owljs – a javascript library for OWL hacking

owljs ia a javascript library for doing stuff with OWL. It’s available from github:

https://github.com/cmungall/owljs

Whilst it attempts to following CommonJS, you currently have to use RingoJSĀ  (a Rhino engine) as it makes use of JVM calls to the OWLAPI

owl plus rhino equals fun

 

Why javascript?

Why javascript you may ask? Isn’t that a hacky language run in browsers? In fact javascript is increasingly used on the server side as well as in browsers, as can be seen in the success of node.js. With Java 8 incorporating Nashorn as a scripting engine, it looks like javascript on the server side is here to stay.

Why not just use java? Java can be very verbose and is not the ideal language for writing short ontology processing scripts, especially with the OWL API.

There are a number of other languages better suited to scripting and declarative programming in general, many of which run on the JVM. This includes

  • Groovy – a popular choice for interfacing with the OWL API
  • The Armed Bear flavor of Common Lisp, as used in LSW2.
  • Clojure, a variant of lisp, as used in Phil Lord’s powerful Tawny-OWL framework.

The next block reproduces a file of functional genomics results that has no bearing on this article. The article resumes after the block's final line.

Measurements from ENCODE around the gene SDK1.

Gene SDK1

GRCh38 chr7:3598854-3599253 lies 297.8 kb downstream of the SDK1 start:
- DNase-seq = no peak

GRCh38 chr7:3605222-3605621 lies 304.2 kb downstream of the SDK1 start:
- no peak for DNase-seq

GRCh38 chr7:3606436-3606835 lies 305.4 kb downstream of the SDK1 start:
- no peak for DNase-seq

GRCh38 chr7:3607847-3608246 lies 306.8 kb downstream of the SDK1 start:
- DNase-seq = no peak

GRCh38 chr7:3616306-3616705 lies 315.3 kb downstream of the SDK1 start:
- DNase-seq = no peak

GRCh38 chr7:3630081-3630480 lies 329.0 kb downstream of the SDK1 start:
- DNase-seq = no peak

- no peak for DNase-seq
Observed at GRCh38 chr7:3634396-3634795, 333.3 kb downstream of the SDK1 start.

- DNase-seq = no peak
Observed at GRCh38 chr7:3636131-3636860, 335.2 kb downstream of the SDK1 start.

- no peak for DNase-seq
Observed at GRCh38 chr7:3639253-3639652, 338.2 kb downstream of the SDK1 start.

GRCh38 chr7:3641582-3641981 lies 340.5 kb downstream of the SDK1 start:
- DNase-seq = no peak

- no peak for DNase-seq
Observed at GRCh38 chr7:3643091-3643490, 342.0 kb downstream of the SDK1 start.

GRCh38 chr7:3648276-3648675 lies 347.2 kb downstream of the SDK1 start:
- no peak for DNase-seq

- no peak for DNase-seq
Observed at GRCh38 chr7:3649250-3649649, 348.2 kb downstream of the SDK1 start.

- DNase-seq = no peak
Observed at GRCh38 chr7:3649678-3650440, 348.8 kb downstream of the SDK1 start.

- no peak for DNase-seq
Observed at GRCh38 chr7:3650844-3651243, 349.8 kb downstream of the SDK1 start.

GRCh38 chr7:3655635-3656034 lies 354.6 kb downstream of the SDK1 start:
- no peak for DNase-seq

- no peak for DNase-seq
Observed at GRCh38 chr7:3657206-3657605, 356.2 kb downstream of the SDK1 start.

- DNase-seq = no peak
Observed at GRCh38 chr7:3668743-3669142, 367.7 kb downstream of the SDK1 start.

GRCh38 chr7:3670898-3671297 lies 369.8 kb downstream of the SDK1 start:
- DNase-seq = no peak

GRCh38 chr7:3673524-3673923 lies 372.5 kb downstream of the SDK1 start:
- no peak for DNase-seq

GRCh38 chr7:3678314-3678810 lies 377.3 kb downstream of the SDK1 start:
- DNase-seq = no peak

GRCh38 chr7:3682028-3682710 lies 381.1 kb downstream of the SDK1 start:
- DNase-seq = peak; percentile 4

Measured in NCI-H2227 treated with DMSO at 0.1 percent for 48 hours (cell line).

• Scala, a superbly elegant functional programming language used to great effect in Jim Balhoff’s beautifully elegant scowl.
  • Iron Python – a popular choice for interfacing with the Brain. And of course, Python is the de facto language for bioinformatics these days

There are also offerings in non-JVM languages such as my own posh – in addition most languages provide some kind of RDF library, but this can often be low level for working in OWL.

I decided to write a javascript library for a number of reasons. Our group already produces a lot of javascript code, most of which can be run on the server. For example, the golr libraries used in the AmiGO 2 codebase are CommonJS, as are those used for the Monarch API. Thse APIs all access ontologies through services (and can thus be run on a non-JVM javascript engine like node), and we would not make these APIs depend on a JVM. However, the ability to go the other way is useful – in a powerful ontology processing environment that offers all the features of the OWL API, being able to access all kinds of bioinformatics data through ready-made javascript APIs.